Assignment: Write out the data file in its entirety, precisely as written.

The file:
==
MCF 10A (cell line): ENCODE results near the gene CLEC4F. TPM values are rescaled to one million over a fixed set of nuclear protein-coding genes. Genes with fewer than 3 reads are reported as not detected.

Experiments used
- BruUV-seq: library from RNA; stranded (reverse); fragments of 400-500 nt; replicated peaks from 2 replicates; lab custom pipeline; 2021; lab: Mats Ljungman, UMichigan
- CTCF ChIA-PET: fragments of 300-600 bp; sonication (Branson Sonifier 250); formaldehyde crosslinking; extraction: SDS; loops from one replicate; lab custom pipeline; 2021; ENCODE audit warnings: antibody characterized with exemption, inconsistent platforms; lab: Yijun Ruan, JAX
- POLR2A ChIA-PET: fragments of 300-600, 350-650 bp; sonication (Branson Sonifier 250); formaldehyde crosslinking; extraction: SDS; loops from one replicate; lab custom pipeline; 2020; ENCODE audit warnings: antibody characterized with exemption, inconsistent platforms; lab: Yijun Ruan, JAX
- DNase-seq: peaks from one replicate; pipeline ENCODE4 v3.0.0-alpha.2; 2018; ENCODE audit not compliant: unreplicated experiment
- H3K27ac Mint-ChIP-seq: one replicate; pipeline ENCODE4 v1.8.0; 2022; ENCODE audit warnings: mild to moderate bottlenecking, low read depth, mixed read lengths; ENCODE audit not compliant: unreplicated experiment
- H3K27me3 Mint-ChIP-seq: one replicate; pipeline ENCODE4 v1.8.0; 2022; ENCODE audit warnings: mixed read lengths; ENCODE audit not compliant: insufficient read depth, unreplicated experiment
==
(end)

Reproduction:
MCF 10A (cell line): ENCODE results near the gene CLEC4F. TPM values are rescaled to one million over a fixed set of nuclear protein-coding genes. Genes with fewer than 3 reads are reported as not detected.

Experiments used
- BruUV-seq: library from RNA; stranded (reverse); fragments of 400-500 nt; replicated peaks from 2 replicates; lab custom pipeline; 2021; lab: Mats Ljungman, UMichigan
- CTCF ChIA-PET: fragments of 300-600 bp; sonication (Branson Sonifier 250); formaldehyde crosslinking; extraction: SDS; loops from one replicate; lab custom pipeline; 2021; ENCODE audit warnings: antibody characterized with exemption, inconsistent platforms; lab: Yijun Ruan, JAX
- POLR2A ChIA-PET: fragments of 300-600, 350-650 bp; sonication (Branson Sonifier 250); formaldehyde crosslinking; extraction: SDS; loops from one replicate; lab custom pipeline; 2020; ENCODE audit warnings: antibody characterized with exemption, inconsistent platforms; lab: Yijun Ruan, JAX
- DNase-seq: peaks from one replicate; pipeline ENCODE4 v3.0.0-alpha.2; 2018; ENCODE audit not compliant: unreplicated experiment
- H3K27ac Mint-ChIP-seq: one replicate; pipeline ENCODE4 v1.8.0; 2022; ENCODE audit warnings: mild to moderate bottlenecking, low read depth, mixed read lengths; ENCODE audit not compliant: unreplicated experiment
- H3K27me3 Mint-ChIP-seq: one replicate; pipeline ENCODE4 v1.8.0; 2022; ENCODE audit warnings: mixed read lengths; ENCODE audit not compliant: insufficient read depth, unreplicated experiment